My husband and I are remodeling one of the bathrooms in our 96-year-old American Foursquare house. Actually he’s doing the work and I stand by offering creative direction (which is pretty much how we do all our home renovation). Anyway, while tearing up some of the floorboards we came across this label. It’s the name of the man who built our house.
This is a name we know pretty well because it’s branded all over our house. Usually, it’s handwritten, like you see here. It’s on the underneath of stairboards. On 2x4s in the walls. On trusses up in the attic. According to those in the know, when a builder received his order of lumber, it came with his name written on many of the pieces. Are any of you in the trade? Is this still true today?
Anyway, our house is one solid specimen of honest architecture. It sits square on a hill and even on the windiest days (of which we have plenty), I’m cozy inside without so much as a creak or a groan. To me, the name John Bhend represents quality, strength and security.
Isn’t it interesting how nearly a hundred years later this name still holds such weight? I wonder what people will think of our work a century from now? Whether we’re building a house or branding a product, will it accommodate such long-standing distinction?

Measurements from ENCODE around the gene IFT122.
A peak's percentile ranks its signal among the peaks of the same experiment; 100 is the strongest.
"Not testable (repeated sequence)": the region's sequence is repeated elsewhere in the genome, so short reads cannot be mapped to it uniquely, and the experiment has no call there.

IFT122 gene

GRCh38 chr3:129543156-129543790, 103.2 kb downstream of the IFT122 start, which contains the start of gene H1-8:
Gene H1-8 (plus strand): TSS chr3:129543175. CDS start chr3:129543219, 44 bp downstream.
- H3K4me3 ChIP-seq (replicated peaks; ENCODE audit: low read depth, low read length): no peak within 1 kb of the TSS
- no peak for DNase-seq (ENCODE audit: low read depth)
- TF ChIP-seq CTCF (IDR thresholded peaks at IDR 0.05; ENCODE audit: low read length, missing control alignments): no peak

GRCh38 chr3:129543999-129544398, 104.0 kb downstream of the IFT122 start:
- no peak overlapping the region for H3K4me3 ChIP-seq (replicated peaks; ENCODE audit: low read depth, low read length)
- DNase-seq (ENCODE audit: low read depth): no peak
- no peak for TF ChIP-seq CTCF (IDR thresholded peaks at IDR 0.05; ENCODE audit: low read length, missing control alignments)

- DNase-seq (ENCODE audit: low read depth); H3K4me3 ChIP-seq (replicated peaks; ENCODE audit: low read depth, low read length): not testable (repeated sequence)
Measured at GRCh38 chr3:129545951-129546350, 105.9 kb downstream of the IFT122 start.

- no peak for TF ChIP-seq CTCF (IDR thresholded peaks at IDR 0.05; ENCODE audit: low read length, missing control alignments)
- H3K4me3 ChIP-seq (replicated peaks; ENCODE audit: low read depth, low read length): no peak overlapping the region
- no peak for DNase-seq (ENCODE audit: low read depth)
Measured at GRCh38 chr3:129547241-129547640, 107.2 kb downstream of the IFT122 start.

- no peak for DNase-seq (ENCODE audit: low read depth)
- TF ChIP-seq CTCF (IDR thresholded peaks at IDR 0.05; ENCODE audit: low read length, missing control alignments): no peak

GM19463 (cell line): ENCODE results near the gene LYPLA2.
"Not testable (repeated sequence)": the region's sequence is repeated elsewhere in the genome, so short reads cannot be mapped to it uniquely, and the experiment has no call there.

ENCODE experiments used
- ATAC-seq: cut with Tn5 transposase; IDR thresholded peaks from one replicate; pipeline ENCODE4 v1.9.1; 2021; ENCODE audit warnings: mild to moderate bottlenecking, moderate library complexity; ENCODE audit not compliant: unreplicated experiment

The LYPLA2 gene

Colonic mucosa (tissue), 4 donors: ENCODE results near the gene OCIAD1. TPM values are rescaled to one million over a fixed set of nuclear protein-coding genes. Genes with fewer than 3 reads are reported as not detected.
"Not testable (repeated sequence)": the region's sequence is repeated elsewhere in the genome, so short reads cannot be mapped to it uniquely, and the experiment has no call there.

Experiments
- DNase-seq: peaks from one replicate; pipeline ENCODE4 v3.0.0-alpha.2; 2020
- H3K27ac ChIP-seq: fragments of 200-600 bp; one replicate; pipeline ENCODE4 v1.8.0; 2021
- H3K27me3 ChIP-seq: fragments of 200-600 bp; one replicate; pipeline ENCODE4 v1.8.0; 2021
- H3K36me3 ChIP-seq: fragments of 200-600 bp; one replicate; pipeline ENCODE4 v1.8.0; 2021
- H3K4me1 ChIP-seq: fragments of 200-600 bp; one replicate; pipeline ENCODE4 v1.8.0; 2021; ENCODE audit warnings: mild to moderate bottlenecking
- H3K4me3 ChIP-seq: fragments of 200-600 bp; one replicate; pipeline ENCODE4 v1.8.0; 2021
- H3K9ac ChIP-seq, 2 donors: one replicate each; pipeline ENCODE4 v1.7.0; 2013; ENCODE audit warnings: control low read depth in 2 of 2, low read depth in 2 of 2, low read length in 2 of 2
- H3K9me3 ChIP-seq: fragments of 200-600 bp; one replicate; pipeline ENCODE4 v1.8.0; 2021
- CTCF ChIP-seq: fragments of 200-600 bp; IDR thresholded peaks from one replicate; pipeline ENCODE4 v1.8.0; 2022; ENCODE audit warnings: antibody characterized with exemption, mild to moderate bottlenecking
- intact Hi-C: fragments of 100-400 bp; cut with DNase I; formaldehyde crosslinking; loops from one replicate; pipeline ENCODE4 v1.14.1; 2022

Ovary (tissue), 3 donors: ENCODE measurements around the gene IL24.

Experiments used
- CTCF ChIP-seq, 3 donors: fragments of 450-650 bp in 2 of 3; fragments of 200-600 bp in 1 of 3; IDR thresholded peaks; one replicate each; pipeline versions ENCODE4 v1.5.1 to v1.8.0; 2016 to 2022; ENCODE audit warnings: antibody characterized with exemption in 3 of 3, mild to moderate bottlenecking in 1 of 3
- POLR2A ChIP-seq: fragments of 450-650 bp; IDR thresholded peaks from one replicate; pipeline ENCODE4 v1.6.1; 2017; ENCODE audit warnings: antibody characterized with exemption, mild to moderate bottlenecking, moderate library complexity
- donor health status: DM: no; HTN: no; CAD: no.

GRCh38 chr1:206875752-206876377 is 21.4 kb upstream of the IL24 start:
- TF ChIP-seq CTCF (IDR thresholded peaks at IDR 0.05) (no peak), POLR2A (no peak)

When it comes to quality, renovating with my husband is like having my very own John Bhend. His craftsmanship parallels that of the rest of our house and I know it will stand the test of time. Check out the new floor in our bathroom. Each of these pretty little accent tiles came independent of the larger tile. This means as my husband laid them out one by one, he ran down to his wet tile saw in the basement and custom cut each corner. (Honestly, I don’t purposely come up with the most labor-intensive ideas.)
In any event, didn’t he do an awesome job?
Here’s the concrete countertop. It’s the fifth one he’s built for our house, so by now he’s pretty well got the groove for these things. I just love the contrast of materials against each other—wood, concrete and metal.
So here’s our bathroom renovation thus far. We still have a ways to go, but I know it will be good—we’ve got a brand to carry on!